The Terrorism Act of 2006 increased the limit of pre-charge detention for terrorist suspects to 28-days, hence Moore’s title for the work.

Originally, the Labour Government and Prime Minister Tony Blair, had pushed for a 90-day detention period, but following a rebellion by Labour MPs, it was reduced to 28-days after a vote in the House of Commons.

[Keep reading below]

Control room.

Chair, police interview room.

Holding cell.

In 2005, Lord Carlile (a hero of photographers, as a key person in reversing abused UK police stop-and-search procedures) was appointed independent reviewer for the government’s anti-terrorism legislation. His team visited Paddington Green in May, 2007 and issued a damning report on its inadequacy as a modern facility for the detention of humans for such extended periods.

The facilities […] were designed when the station was built in the late 1960s in order to deal with terrorism suspects from Northern Ireland – a far different threat from that faced from international terrorism today, in terms of scale and complexity. The main deficiencies of Paddington Green are as follows:
* there are only 16 cells. Over 20 people at a time were arrested during individual terrorism investigations in both 2005 and 2006 and some had to be sent to Belgravia police station, which is not set up to deal with terrorism suspects. In addition, the normal day-to-day work of Paddington Green police station, which serves the local neighbourhood, was severely disrupted.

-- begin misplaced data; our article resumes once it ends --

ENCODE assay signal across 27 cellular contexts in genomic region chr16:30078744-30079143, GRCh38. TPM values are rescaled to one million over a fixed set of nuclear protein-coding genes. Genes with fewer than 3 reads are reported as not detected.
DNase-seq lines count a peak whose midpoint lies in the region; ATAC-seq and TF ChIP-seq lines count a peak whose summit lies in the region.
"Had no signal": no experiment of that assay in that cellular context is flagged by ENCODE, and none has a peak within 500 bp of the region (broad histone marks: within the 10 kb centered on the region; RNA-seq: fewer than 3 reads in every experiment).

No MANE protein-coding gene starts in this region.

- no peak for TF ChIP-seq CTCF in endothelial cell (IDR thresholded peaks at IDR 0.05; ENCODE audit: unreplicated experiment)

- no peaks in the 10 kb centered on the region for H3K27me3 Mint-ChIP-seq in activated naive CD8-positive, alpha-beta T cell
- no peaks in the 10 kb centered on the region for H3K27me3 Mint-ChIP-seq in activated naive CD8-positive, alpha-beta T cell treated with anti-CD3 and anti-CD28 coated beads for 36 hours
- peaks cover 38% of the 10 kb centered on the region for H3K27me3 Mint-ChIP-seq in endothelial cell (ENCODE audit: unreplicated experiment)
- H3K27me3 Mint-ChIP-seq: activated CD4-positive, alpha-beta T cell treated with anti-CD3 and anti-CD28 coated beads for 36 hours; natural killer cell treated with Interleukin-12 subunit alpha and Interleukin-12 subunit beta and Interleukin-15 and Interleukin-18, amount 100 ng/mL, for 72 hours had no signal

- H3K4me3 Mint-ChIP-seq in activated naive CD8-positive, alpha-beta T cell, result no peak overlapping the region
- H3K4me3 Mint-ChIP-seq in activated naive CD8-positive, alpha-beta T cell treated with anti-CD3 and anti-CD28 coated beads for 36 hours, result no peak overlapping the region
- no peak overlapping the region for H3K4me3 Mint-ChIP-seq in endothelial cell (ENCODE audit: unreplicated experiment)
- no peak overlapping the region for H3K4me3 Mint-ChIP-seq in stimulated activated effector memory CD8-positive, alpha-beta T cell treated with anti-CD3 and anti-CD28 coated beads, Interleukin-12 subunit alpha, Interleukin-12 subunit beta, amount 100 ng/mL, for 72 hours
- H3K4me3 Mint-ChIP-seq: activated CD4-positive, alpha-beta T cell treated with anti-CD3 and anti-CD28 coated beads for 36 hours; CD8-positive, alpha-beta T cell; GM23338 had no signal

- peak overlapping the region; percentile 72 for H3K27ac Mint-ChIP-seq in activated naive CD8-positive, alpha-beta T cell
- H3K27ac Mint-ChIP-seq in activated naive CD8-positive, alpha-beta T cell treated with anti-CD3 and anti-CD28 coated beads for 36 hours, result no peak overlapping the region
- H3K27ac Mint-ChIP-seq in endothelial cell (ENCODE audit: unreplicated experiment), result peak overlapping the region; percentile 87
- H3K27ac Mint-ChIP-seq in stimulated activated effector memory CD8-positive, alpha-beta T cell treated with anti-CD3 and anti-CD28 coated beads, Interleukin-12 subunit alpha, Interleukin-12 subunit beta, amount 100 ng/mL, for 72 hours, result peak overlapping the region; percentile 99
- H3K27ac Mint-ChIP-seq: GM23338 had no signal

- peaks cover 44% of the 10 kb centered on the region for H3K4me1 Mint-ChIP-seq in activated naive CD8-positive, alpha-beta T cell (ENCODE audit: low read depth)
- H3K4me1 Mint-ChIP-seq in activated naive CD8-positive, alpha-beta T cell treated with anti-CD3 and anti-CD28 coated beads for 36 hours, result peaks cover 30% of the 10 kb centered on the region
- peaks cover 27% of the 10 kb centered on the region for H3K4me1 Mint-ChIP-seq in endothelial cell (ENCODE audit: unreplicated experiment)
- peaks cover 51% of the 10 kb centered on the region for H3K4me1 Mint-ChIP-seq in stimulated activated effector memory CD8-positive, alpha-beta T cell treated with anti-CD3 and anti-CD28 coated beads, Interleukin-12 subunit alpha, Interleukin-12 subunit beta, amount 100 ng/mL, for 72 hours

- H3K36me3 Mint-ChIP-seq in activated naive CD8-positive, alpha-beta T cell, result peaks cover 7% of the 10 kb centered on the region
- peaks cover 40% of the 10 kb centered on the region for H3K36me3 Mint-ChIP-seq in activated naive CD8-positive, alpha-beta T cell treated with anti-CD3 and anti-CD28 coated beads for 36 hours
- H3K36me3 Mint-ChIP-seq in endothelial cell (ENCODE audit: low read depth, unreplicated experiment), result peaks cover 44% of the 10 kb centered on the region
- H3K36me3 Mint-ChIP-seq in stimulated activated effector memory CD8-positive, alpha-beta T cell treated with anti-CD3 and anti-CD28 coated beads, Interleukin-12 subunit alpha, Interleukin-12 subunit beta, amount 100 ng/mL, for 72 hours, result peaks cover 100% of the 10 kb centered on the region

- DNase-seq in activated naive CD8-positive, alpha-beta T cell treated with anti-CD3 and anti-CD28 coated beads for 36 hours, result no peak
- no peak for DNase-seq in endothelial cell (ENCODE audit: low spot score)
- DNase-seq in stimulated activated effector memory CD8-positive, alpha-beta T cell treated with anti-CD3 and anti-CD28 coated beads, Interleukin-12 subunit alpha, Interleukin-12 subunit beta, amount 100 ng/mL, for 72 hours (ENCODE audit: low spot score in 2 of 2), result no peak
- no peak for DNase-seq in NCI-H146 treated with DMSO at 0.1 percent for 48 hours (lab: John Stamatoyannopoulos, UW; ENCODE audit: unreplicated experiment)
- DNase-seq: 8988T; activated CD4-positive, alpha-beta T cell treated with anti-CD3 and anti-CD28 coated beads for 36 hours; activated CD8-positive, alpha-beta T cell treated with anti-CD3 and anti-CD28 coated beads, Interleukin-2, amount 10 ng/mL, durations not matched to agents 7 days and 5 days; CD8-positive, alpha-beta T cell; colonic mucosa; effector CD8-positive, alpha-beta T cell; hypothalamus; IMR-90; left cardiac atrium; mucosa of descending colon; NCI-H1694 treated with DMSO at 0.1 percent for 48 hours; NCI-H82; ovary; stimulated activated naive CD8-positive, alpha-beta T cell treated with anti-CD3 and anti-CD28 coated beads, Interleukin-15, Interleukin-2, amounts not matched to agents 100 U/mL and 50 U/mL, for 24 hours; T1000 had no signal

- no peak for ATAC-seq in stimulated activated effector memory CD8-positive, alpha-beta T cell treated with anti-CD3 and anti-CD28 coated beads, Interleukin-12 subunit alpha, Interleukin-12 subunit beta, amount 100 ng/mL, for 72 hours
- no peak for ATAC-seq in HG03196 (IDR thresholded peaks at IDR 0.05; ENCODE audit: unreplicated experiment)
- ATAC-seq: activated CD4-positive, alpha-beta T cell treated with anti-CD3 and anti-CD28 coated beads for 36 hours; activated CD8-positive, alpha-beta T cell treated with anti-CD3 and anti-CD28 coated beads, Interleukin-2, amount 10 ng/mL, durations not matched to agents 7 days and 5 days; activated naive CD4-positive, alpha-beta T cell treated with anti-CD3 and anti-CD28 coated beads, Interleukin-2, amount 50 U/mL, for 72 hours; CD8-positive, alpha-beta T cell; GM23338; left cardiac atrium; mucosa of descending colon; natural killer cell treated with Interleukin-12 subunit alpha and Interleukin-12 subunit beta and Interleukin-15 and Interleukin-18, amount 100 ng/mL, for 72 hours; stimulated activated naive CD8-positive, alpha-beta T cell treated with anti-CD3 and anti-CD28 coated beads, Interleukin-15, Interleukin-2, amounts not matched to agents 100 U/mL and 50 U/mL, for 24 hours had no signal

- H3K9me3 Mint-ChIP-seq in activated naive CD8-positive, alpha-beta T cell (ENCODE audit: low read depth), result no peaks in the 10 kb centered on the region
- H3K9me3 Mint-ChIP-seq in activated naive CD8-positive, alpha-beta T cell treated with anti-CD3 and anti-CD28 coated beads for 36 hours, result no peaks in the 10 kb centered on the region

* there are no dedicated facilities for forensic examination of suspects on arrival. Cells have to be to specially prepared for this purpose, which is time consuming and further exacerbates the lack of accommodation.
* there is no dedicated space for exercise. Part of the car park can be cleared to provide a small exercise yard but this takes time to arrange and the car park is overlooked. This is likely to reduce considerably opportunities for exercise.[48]
* only one room is provided for suspects to discuss their cases in confidence with a solicitor.
* there are no facilities on site for the forensic examination of equipment such as computer hard drives.
* the videoconferencing room is too small to accommodate judicial hearings on the extension of the period of detention. Such hearings are usually now held in the entrance lobby, which is itself cramped, is a thoroughfare into the custody suite, and opens into the staff toilets at the back. It is clearly an inappropriate location for such a crucial part of the detention process.


And so it was, shortly after the completed £490,000 refurbishment of Paddington Green Police Station, Moore photographed to the smell of fresh paint.

[Keep reading below]

CCTV camera with courtesy screening over toilet, holding cell D

Holding cell D.

28 Days is a continuation of Moore’s preoccupation with sites of state apparatus, but this was not always his interest. During the nineties, Moore worked in New York as a commercial photographer, Upon his return to his Britain, he spent three years piecing together The Velvet Arena (1994), a look at the textures, couture and gestures of high society, openings and schmoozing … canapes and all.